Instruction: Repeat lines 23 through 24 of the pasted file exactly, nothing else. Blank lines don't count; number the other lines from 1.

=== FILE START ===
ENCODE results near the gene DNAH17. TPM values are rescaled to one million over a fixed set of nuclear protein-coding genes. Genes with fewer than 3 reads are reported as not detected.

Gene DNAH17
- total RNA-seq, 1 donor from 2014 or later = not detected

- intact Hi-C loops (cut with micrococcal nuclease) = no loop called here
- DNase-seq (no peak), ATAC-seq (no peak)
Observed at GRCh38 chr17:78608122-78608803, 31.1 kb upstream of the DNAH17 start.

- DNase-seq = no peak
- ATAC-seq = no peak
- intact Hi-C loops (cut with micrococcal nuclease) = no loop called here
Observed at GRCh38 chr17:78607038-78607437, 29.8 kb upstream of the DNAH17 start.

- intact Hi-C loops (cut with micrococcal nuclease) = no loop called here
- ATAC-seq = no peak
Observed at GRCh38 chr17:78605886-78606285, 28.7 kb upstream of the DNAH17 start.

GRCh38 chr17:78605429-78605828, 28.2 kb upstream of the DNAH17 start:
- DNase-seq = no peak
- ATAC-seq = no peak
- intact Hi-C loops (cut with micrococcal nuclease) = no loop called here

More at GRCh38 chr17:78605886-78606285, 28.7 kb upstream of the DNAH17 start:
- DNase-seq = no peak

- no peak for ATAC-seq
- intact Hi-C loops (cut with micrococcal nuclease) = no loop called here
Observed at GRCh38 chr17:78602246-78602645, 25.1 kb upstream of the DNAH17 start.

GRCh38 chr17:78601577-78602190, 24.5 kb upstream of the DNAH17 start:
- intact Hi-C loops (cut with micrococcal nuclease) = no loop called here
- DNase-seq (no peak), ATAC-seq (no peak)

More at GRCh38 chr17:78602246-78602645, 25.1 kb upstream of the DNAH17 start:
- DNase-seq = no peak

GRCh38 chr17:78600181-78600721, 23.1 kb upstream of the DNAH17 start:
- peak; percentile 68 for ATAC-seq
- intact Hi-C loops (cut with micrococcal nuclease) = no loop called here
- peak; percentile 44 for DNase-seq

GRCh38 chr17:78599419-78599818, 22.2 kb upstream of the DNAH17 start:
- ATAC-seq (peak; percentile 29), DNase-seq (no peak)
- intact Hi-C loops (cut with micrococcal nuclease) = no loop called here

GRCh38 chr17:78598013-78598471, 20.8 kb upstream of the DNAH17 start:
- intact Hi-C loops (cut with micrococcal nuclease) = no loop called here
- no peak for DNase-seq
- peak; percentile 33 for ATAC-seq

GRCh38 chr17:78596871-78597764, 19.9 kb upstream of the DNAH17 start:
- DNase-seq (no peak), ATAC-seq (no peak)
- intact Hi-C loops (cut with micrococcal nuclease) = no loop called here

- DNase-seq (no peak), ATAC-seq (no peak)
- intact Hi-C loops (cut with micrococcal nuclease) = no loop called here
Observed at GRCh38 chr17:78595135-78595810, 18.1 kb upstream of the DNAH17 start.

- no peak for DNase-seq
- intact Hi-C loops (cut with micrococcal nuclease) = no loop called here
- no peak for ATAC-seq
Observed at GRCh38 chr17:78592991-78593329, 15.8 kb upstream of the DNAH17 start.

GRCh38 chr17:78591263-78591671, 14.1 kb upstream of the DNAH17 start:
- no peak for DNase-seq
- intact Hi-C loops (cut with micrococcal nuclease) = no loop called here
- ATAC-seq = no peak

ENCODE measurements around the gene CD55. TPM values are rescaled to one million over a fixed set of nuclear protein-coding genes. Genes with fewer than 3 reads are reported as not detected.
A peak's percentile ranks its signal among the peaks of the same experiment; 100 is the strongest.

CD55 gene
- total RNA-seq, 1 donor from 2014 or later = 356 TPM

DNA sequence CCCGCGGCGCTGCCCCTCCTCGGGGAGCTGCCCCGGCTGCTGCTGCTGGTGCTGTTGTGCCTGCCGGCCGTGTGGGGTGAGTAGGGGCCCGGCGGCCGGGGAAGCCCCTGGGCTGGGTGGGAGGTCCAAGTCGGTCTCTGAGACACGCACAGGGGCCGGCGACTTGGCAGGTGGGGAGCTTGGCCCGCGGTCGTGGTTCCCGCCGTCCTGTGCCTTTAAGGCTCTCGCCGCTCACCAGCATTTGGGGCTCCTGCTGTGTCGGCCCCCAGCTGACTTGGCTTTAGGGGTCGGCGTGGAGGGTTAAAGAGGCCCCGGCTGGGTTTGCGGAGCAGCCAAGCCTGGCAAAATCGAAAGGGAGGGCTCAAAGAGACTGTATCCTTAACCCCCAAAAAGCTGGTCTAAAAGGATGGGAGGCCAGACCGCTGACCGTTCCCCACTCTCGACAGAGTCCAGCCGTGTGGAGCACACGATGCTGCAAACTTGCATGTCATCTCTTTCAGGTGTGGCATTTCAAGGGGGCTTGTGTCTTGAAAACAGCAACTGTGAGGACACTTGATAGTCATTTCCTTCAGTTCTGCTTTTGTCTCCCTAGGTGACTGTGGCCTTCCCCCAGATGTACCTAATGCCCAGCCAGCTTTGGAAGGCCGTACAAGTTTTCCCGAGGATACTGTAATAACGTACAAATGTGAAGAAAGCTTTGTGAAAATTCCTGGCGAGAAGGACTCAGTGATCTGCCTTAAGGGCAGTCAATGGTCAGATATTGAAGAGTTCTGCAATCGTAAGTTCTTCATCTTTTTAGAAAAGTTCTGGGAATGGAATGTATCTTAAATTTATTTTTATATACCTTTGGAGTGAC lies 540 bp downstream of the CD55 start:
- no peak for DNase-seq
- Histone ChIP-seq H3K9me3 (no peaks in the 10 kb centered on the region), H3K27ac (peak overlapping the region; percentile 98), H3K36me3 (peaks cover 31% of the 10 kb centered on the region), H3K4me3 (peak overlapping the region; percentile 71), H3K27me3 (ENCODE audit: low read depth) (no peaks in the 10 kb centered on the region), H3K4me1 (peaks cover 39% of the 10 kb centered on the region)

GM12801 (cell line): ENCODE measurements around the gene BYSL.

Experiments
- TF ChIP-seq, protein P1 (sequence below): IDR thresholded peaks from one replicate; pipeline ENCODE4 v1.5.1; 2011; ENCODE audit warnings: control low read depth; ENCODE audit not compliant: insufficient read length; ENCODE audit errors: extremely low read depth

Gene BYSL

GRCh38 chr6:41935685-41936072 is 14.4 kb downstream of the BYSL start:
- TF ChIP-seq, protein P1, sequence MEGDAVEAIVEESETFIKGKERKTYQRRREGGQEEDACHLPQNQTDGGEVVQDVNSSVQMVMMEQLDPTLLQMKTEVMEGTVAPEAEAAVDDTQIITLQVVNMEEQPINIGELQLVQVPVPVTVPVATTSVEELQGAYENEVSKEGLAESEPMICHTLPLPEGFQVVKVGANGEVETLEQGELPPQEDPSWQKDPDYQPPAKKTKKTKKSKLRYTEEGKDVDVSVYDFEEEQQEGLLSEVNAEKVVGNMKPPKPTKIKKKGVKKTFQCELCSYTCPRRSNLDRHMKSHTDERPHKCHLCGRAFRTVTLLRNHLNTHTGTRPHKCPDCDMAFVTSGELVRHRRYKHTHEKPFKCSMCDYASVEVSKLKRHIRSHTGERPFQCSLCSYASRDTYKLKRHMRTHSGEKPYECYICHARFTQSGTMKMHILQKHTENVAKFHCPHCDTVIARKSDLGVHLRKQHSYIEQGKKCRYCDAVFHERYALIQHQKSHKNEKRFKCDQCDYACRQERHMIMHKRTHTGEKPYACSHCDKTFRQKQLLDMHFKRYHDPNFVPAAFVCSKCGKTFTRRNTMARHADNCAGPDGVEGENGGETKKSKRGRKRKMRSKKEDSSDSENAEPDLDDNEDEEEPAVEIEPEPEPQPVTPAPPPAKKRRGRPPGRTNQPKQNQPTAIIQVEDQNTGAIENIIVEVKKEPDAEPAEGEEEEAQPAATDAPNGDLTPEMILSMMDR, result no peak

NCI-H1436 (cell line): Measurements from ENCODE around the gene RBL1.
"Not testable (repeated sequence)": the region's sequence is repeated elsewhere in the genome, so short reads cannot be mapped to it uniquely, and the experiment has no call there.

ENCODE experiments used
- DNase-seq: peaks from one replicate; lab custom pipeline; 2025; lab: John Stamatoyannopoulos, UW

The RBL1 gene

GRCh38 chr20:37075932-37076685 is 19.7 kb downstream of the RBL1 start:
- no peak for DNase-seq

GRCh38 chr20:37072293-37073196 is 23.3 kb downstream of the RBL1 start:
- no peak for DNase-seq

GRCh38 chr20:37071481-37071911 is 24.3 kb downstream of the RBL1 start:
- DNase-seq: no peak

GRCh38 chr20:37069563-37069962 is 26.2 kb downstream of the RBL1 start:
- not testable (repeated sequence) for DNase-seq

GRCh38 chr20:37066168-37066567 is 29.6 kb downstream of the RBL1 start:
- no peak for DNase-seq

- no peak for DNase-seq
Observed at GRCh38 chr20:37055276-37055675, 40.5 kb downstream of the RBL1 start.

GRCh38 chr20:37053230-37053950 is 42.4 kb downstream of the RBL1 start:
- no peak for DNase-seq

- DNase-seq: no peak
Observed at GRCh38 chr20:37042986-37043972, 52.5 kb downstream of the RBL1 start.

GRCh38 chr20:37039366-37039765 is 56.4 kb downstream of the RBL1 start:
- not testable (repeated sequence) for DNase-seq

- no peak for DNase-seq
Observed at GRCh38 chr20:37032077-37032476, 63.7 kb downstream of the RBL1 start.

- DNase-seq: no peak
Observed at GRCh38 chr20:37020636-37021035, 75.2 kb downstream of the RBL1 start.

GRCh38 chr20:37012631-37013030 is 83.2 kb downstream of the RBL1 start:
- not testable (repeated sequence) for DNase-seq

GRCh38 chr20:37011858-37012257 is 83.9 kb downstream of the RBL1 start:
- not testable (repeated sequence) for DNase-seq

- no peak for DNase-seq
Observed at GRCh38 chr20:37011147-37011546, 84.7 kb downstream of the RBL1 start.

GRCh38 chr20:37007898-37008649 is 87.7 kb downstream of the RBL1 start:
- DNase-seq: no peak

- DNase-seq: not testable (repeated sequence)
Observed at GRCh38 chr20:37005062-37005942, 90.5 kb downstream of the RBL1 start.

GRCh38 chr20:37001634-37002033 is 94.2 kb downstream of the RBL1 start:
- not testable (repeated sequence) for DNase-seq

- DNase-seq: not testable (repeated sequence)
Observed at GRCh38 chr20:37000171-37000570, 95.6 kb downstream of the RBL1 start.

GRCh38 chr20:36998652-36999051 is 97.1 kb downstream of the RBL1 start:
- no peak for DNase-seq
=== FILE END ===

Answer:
GRCh38 chr17:78601577-78602190, 24.5 kb upstream of the DNAH17 start:
- intact Hi-C loops (cut with micrococcal nuclease) = no loop called here